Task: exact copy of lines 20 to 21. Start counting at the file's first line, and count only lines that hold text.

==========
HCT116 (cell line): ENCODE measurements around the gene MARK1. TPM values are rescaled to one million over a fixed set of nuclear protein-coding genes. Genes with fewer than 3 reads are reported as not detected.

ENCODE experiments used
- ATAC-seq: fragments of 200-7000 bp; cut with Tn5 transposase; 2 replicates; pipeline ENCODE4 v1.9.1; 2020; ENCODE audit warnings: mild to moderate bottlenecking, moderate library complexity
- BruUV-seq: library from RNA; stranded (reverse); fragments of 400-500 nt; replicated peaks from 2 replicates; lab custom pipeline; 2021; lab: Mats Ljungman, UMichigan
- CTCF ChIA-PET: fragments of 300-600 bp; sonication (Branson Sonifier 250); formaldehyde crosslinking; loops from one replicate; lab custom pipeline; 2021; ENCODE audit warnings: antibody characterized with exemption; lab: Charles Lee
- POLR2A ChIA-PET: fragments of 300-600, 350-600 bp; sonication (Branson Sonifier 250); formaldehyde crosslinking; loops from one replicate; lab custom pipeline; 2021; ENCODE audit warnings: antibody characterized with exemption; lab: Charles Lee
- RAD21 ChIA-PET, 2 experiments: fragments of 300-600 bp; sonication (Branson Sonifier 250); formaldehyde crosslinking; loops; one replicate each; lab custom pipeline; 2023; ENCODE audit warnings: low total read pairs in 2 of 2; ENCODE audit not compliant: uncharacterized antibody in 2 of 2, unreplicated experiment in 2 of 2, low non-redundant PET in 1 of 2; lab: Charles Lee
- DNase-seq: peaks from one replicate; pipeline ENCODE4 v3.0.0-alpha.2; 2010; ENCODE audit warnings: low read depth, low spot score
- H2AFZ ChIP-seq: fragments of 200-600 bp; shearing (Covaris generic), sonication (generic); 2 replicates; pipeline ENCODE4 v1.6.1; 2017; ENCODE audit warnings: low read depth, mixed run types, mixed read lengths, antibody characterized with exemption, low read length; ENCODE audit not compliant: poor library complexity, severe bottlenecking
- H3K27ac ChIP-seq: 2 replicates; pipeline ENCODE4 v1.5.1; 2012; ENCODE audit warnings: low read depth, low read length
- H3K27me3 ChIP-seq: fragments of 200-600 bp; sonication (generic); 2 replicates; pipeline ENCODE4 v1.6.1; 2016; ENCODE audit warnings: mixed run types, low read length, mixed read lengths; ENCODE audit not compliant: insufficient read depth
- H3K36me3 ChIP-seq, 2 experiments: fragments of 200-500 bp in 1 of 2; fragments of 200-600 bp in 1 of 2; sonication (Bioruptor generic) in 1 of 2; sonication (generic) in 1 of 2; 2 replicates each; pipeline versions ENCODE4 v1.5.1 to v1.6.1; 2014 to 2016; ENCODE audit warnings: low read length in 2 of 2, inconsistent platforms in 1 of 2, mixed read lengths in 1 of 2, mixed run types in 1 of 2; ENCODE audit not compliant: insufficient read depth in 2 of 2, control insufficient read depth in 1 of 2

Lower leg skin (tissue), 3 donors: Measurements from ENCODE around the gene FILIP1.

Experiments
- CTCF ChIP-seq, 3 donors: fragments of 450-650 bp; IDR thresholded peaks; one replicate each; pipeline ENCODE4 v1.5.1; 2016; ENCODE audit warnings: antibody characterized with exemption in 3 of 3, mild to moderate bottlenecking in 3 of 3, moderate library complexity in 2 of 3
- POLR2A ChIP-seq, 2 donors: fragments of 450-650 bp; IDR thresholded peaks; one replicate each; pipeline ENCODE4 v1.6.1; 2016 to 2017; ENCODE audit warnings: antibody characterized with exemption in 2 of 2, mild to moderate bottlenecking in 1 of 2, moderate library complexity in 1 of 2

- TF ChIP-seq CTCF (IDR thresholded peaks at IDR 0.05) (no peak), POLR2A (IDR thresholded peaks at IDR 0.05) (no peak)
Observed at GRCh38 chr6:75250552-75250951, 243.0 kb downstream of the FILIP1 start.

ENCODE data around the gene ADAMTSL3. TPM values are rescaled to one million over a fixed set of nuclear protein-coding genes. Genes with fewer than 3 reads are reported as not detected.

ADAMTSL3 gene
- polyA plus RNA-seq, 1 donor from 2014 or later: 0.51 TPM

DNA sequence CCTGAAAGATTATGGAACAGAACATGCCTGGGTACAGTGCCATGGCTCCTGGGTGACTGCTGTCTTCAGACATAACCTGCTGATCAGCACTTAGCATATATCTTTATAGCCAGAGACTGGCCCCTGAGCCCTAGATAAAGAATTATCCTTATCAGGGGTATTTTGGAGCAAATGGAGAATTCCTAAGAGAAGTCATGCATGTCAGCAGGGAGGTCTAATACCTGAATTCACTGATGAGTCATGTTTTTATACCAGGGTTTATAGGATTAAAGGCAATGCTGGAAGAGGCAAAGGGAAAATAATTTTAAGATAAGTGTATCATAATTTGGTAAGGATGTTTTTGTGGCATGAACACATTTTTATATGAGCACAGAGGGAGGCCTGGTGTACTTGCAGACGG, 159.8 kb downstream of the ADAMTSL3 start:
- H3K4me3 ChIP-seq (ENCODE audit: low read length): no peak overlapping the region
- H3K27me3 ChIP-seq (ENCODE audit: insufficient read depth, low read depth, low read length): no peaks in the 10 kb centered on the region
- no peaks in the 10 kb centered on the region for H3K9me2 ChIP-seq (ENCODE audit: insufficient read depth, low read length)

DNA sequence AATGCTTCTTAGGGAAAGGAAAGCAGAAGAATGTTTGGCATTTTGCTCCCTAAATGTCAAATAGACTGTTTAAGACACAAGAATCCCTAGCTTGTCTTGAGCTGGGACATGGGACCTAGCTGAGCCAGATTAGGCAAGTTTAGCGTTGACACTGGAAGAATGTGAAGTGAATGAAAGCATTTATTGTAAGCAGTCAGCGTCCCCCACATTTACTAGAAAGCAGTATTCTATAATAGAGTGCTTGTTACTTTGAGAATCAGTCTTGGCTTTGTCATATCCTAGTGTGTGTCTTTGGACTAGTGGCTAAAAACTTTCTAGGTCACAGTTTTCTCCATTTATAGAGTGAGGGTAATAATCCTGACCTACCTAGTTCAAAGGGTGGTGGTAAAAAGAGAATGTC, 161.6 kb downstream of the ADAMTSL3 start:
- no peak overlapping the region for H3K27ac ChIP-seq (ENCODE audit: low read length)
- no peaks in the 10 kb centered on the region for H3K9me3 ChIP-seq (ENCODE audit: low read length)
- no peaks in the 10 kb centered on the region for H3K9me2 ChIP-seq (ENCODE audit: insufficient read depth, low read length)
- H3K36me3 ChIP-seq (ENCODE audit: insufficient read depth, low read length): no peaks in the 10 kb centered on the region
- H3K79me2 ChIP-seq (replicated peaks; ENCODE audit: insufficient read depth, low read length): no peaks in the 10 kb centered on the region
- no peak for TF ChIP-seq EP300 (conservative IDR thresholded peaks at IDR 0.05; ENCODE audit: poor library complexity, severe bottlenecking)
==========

ADAMTSL3 gene
- polyA plus RNA-seq, 1 donor from 2014 or later: 0.51 TPM